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5 Indispensable Qualities of a Great Leader

5 Indispensable Qualities of a Great Leader

You’ve seen them. Effectively directing the flow of a group activity. All eyes eagerly upon them for guidance and inspiration as they speak or move or…heck, just stand there. Something about their energy is magnetic. So much so, people feel compelled to follow. And this is in preschool.

Some people were born leaders. It’s a fact. No one taught that two-year-old to be the ambassador of the crayons. And yet she takes it upon herself to be just that. Divvying out the amounts she deems appropriate to her fellow toddlers. The good leader will be fair. The bad leader will give the broken ones to the boy who keeps crying for his mother.

Today’s focus is on the good leader, the benefits and how anyone can be one, whether naturally appointed or not. Solid leadership has far reaching effects for both the leader and everyone they come in contact with. Good leaders are essential to the success of most everything  as they not only make for productive and loyal employees, but they also contribute to happy households, healthy friendship circles and enhance truly any social human experience from the PTA to the President.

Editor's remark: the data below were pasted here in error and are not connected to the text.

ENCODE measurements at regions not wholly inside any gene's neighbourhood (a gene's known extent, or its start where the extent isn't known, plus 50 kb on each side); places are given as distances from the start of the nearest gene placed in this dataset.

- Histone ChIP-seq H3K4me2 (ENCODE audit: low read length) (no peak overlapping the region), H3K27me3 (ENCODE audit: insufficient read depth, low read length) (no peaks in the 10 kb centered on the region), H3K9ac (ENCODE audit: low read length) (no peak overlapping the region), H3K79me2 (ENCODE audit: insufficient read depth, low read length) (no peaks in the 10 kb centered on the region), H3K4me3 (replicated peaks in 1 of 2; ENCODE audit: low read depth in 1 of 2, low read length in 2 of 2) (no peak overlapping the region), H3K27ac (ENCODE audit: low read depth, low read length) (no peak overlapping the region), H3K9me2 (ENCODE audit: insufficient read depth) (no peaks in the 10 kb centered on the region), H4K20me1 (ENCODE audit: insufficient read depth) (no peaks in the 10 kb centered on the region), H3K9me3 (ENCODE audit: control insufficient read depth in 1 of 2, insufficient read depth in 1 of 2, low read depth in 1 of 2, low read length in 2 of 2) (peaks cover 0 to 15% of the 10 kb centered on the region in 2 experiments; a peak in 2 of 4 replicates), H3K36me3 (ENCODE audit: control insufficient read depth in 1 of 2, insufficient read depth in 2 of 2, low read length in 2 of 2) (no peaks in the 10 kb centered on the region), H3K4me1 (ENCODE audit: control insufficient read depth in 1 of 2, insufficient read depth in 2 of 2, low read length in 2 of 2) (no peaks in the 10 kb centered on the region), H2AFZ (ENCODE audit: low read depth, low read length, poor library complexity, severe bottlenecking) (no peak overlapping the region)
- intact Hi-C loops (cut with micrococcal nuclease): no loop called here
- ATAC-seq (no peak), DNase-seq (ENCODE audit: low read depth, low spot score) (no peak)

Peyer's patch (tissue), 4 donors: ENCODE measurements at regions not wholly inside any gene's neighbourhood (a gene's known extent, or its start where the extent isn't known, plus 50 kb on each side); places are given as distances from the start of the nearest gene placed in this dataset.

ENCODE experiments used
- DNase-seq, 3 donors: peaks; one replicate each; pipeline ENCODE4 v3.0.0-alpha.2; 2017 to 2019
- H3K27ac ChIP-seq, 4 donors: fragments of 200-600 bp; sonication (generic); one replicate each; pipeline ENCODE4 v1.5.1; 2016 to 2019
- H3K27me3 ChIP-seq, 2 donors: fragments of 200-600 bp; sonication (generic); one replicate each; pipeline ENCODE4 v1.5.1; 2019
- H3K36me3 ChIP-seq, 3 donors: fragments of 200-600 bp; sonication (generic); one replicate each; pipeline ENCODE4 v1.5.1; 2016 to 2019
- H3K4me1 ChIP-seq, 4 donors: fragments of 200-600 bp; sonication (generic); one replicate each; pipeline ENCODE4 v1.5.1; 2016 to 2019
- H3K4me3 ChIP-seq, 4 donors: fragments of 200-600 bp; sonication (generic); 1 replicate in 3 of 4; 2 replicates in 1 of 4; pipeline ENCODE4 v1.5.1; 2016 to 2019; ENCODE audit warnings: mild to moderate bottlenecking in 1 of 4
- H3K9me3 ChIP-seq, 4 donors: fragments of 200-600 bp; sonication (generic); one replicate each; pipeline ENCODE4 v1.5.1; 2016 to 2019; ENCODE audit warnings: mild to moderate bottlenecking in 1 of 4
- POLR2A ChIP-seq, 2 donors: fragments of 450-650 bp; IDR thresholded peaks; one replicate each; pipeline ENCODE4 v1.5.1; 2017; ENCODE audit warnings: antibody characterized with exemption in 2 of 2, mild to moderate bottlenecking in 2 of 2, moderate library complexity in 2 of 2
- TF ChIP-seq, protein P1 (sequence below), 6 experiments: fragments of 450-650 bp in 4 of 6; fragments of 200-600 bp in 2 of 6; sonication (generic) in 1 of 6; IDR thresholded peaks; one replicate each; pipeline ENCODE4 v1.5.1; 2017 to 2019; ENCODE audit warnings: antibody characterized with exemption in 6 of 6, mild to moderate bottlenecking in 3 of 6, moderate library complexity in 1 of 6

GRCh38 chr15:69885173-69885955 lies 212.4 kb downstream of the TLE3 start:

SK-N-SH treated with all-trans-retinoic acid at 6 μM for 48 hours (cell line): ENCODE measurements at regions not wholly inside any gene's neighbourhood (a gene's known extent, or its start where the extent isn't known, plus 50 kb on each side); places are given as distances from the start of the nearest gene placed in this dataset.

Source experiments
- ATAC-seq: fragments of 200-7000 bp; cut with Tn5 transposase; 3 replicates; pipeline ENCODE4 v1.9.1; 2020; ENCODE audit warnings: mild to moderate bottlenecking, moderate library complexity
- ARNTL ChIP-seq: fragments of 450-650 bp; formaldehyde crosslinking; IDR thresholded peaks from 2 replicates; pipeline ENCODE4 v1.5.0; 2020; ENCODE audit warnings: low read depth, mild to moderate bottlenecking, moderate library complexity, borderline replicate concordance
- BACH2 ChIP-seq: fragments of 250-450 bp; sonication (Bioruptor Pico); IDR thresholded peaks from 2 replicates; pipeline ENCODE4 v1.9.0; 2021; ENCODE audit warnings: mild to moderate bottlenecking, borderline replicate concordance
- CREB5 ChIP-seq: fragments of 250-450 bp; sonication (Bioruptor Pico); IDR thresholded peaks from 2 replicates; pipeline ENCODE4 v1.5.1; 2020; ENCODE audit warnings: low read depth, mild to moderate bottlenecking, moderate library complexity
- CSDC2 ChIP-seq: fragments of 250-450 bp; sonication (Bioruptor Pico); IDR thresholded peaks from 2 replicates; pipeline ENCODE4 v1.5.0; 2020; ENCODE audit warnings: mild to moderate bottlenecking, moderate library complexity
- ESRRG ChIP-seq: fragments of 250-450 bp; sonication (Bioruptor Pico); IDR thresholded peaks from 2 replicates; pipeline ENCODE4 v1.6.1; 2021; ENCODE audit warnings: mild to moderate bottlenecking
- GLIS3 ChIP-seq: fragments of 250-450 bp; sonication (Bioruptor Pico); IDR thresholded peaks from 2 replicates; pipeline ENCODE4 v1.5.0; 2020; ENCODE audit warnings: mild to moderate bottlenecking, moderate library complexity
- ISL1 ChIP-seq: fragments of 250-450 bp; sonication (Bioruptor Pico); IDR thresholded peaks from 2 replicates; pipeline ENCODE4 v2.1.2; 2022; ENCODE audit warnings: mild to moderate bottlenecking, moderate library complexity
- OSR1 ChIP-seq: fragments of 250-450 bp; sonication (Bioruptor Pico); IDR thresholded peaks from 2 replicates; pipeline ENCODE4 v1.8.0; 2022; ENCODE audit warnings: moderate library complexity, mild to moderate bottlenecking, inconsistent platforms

The truth is this. People who always manage to be in charge in whatever situation do possess some distinctive inherent leadership qualities. And while not everyone may have been born with the scepter to rule the masses, these known characteristics of a leader are available to anyone with the desire to learn.

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Confidence Not Conceit

how to become a better leader

    Leaders, real leaders, don’t think they can do it. They know they can. People who tend to make their way to the top have little to no self-doubt. They are confident in their ability, believe they have something to offer and generally feel they can do a better job than the next guy. This is the healthy confidence a leader possesses.